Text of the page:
Business & Economy

No ticket, no driver: Police stop Google self-driving car

A Google self-driving car maneuvers through the streets of in Washington, D.C. in this May 14, 2012 file photo. Mountain View police said in a statement that an officer pulled over a Google self-driving car that was being tested on local roads Thursday. There was no one behind the wheel and no ticket given.
A Google self-driving car maneuvers through the streets of in Washington, D.C. in this May 14, 2012 file photo. Mountain View police said in a statement that an officer pulled over a Google self-driving car that was being tested on local roads Thursday. There was no one behind the wheel and no ticket given.
Karen Bleier/AFP/Getty Images

A California police officer made a traffic stop, but wrote no ticket. There was no driver to give it to anyway.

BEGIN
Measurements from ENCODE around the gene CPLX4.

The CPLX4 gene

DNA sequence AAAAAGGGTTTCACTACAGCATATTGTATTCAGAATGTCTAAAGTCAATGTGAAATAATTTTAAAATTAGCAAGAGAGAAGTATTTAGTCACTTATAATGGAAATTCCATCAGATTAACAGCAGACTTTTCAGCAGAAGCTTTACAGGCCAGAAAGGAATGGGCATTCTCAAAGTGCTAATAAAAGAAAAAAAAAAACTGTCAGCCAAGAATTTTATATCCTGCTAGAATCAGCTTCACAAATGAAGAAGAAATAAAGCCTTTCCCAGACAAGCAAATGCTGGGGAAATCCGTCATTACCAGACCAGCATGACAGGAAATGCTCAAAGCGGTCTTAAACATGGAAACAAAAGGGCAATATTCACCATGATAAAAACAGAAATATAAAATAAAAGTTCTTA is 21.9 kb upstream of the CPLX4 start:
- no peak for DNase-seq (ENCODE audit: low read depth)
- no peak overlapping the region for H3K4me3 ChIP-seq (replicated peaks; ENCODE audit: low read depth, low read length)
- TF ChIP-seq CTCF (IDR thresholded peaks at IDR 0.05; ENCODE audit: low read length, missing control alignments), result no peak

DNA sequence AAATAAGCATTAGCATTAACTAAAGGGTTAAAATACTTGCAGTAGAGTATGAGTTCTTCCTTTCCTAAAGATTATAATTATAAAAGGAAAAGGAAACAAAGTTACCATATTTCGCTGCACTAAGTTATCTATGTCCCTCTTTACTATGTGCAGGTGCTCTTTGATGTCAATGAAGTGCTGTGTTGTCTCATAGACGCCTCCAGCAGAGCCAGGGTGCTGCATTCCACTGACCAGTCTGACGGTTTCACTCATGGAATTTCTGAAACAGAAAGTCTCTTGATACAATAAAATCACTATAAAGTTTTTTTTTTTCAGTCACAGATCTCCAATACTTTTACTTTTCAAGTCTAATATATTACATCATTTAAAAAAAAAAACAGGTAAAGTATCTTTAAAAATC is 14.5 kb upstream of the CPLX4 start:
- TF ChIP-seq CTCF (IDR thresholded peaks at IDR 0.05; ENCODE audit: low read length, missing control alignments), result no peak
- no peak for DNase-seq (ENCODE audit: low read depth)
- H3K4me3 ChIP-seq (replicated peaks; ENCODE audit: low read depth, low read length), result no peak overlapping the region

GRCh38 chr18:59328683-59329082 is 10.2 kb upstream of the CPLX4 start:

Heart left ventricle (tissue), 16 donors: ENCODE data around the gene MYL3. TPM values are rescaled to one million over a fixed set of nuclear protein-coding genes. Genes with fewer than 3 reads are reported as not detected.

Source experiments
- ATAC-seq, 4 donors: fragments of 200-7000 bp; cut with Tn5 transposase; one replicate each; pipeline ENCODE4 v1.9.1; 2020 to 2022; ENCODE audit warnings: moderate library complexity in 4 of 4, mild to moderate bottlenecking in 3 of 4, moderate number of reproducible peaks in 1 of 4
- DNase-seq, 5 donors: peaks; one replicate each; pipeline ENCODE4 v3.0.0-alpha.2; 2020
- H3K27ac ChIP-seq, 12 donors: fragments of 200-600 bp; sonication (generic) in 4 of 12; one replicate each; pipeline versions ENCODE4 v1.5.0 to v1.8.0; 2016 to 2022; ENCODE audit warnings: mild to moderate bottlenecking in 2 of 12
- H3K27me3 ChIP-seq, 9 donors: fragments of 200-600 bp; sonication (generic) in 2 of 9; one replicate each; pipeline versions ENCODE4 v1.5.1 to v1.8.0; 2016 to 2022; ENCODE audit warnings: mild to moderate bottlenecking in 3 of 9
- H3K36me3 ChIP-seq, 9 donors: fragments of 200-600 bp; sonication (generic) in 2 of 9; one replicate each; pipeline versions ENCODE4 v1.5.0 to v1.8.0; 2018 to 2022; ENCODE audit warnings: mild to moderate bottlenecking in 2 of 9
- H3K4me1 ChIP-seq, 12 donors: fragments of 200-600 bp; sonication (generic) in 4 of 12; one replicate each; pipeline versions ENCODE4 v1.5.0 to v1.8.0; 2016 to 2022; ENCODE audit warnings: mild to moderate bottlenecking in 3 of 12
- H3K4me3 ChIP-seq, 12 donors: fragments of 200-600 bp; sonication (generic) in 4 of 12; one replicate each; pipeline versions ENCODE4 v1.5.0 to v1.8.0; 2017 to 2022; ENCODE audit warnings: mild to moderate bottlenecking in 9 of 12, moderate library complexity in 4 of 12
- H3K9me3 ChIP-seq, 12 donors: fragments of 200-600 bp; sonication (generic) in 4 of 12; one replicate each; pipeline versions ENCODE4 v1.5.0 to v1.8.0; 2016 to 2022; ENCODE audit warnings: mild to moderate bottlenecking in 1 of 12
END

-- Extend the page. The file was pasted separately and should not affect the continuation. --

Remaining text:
Mountain View police said in a statement that an officer pulled over a Google self-driving car that was being tested on local roads Thursday.

The officer noticed the car going a road-clogging 24 mph in a 35 mph zone and realized it was a Google Autonomous Vehicle. He stopped the car and contacted its operators to let them know it was impeding traffic, but no citation was given.

A person is required to sit behind the wheel of self-driving cars.

The Google project responded in a blog post, saying it's never received a ticket and adding, "Driving too slowly? Bet humans don't get pulled over for that too often."